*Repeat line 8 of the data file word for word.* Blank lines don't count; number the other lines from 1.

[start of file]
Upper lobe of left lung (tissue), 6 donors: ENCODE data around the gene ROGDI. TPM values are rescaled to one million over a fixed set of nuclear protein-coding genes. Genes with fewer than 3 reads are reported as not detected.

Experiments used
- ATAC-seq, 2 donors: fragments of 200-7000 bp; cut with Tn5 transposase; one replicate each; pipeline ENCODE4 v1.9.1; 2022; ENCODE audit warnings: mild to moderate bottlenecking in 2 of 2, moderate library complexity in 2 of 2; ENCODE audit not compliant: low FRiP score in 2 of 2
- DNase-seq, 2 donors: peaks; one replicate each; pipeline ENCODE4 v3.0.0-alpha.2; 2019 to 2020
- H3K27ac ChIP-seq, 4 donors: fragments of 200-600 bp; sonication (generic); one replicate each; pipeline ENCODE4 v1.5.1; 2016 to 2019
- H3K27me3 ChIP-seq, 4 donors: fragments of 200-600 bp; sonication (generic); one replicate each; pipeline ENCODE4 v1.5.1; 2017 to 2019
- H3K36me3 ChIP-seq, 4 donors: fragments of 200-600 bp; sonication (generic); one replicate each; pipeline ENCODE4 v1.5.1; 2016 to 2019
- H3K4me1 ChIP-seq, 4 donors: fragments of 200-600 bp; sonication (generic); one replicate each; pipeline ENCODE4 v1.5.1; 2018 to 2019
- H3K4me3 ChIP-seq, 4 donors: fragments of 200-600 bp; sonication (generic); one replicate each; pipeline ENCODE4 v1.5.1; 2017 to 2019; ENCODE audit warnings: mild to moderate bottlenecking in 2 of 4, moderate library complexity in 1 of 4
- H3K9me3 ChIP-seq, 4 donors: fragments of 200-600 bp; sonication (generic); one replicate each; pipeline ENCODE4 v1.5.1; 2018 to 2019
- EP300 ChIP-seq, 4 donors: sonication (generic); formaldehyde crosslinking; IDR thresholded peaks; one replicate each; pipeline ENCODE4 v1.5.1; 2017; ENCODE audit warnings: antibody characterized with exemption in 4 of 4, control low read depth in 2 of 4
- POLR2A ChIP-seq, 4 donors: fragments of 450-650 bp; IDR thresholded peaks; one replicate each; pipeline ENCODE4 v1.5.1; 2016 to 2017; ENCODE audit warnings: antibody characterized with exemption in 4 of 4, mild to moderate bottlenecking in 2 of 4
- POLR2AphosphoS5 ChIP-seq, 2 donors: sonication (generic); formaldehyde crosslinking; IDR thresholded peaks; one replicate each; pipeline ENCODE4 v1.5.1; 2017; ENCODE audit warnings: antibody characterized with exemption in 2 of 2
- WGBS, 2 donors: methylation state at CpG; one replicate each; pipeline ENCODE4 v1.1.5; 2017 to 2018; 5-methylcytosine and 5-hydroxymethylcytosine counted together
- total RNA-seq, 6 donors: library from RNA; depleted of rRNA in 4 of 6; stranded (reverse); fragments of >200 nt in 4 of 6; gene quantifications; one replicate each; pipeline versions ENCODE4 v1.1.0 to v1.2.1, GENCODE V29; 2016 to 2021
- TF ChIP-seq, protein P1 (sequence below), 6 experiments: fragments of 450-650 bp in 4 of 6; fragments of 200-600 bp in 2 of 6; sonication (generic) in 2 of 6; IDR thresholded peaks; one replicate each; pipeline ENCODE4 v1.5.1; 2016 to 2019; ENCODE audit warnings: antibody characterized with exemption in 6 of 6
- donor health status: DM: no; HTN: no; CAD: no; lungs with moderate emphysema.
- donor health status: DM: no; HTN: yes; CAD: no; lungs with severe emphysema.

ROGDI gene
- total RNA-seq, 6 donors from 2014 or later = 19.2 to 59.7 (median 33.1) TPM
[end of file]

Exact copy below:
- H3K4me1 ChIP-seq, 4 donors: fragments of 200-600 bp; sonication (generic); one replicate each; pipeline ENCODE4 v1.5.1; 2018 to 2019